Cultural Heroes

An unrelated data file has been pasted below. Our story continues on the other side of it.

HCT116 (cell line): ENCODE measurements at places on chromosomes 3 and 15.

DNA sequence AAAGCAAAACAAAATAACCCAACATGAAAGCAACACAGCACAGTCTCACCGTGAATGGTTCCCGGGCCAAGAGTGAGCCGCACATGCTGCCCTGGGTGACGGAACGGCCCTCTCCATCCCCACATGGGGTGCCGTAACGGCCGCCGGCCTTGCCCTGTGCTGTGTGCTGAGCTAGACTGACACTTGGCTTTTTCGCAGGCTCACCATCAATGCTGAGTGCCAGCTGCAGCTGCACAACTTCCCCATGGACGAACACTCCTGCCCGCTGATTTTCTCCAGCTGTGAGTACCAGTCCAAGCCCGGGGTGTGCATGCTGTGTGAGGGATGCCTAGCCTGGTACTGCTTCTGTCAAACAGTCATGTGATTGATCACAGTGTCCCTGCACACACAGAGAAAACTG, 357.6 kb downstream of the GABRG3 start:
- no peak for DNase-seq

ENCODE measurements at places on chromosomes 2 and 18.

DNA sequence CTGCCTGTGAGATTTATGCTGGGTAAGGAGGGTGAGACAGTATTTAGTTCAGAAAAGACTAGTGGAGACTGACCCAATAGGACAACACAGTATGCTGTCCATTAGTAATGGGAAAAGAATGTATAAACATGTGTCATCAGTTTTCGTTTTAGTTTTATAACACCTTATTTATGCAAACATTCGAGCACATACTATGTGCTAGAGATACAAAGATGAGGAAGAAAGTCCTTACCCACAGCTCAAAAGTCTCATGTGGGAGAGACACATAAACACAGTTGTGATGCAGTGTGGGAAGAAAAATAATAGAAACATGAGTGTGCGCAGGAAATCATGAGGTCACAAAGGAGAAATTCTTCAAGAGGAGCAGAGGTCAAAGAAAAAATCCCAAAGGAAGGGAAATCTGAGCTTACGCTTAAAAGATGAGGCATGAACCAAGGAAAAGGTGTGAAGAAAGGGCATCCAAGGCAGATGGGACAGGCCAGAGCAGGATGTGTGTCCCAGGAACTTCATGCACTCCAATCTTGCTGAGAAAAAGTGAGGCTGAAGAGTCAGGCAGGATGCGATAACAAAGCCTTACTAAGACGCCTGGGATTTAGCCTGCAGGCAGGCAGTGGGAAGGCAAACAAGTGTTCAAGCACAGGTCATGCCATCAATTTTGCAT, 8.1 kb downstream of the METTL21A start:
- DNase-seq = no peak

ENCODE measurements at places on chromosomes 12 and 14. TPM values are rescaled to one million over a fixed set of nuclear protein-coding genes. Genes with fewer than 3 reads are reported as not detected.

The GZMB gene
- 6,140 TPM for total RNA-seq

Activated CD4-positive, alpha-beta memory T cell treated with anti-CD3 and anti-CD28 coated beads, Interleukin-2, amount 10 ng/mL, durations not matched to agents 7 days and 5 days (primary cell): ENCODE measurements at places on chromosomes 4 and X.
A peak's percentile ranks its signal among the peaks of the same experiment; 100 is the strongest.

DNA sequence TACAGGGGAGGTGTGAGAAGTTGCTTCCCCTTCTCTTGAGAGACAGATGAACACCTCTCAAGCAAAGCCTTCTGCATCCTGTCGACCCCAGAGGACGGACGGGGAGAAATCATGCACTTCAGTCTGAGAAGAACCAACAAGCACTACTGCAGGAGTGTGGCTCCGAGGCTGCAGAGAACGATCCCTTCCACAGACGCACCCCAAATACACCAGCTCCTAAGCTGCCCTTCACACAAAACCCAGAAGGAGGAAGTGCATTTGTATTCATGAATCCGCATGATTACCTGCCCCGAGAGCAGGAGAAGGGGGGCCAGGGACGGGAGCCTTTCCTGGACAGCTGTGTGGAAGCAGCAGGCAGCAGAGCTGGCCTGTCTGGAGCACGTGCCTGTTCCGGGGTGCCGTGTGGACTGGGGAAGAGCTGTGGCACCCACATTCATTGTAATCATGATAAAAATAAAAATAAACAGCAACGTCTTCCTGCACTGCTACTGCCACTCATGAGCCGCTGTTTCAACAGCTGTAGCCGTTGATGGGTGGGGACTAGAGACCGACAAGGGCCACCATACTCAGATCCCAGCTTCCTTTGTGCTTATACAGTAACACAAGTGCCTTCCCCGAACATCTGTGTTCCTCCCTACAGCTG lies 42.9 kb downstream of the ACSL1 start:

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The literature of a culture is a reflection of its beliefs. This is true of its mythology. In a fantasy setting, the qualities that a society exalts in a protagonist, here the hero of the myth, can be fully manifested, without being restricted by reality. Although these qualities differ, the principle remains the same throughout these cultures. Despite the differences chronologically and geographically between India, ancient Greece, and modern America, their heroes are similar in their superhuman abilities and courageousness. As heroes, they find themselves obligated to save others who cannot save themselves. The burden of their heroic status is to take on challenges and defeat them. The Ramayana is an ancient Indian myth and a basis of Hindu tradition. It tells the story of Rama, the kidnapping of his wife Sita, her rescue, and his ascent to the throne. While Rama is a prince, he is only half-divine, although his superhuman ability is cemented early in his life. Before the age of twelve, he rises above his brothers’ accomplishments and so he is required to defeat a group of titans attempting to ruin a holy sacrifice. Rama serves as an archetype for the ideal roles in families and society. He accepts the exile demanded of him by his father, as the ideal son. He rescues Sita, as the ideal husband, and kills her kidnapper to preserve the honor of his family. The emphasis of the Ramayana is on its hero’s religious piety and conforming to societal rules, more than being amazed or entertained by his heroic deeds. The myth of Heracles and his twelve labors is the story of the Greek hero and his series of trials, which he must undergo to atone for the murder of his children, after being driven insane by Hera. This story follows th... ... middle of paper ... ...ro’s victory because he, too, is human. While all three heroes share this fundamental link to their people, Rama and Hercules are religious figures, idealized and worshipped, both by their society and by the characters in their stories. Here, the cultures differ, as Americans are less interested in perfect protagonists and more interested in realistic, flawed characters. Jack is a human, who makes mistakes and falls short of others’ expectations, but maintains his status as a hero by displaying courage and maintaining leadership. Works Cited “A Tale of Two Cities”. Lost. 4 Oct 2006. Television. “Lighthouse”. Lost. 23 Feb 2010. Television. “Man of Science, Man of Faith”. Lost. 21 Sept 2005. Television. Thury, E.M., and M.K. Devinney. Introduction to Mythology. New York: Oxford University Press, 2009. Print. “White Rabbit”. Lost. 20 Oct 2004. Television.

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